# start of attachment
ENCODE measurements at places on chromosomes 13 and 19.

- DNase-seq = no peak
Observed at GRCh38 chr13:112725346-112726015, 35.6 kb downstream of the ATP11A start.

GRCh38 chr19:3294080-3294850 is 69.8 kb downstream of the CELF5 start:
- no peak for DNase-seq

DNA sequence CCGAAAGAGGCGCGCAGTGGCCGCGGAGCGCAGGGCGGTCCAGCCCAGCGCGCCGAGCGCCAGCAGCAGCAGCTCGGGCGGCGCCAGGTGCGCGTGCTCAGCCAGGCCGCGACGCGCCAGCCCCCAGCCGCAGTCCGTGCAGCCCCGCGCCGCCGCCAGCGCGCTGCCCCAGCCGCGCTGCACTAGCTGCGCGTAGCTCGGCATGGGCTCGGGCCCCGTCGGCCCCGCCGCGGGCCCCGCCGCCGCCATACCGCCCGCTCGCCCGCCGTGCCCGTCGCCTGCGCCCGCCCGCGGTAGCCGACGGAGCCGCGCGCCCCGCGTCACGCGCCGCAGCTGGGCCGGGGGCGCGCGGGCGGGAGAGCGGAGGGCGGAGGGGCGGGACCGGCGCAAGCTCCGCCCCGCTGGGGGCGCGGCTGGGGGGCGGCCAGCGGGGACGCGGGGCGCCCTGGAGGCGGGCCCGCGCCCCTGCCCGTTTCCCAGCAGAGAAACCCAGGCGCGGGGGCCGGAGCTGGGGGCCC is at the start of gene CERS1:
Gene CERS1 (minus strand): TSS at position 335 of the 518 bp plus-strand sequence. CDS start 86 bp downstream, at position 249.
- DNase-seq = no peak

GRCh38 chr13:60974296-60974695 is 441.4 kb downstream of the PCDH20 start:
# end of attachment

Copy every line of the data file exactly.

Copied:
ENCODE measurements at places on chromosomes 13 and 19.

- DNase-seq = no peak
Observed at GRCh38 chr13:112725346-112726015, 35.6 kb downstream of the ATP11A start.

GRCh38 chr19:3294080-3294850 is 69.8 kb downstream of the CELF5 start:
- no peak for DNase-seq

DNA sequence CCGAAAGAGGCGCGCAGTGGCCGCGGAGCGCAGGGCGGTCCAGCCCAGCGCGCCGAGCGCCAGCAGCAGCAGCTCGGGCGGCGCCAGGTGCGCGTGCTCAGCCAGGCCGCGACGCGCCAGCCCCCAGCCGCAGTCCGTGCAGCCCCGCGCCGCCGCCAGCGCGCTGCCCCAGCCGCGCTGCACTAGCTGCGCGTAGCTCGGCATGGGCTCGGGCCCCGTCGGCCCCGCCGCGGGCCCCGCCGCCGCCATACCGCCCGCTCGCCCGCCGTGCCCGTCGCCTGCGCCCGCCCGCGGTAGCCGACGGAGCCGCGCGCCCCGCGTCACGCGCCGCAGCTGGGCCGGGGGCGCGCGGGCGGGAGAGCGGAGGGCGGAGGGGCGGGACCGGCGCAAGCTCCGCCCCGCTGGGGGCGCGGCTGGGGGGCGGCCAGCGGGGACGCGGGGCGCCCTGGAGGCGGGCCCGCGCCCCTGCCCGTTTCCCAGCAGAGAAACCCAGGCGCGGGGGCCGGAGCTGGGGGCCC is at the start of gene CERS1:
Gene CERS1 (minus strand): TSS at position 335 of the 518 bp plus-strand sequence. CDS start 86 bp downstream, at position 249.
- DNase-seq = no peak

GRCh38 chr13:60974296-60974695 is 441.4 kb downstream of the PCDH20 start: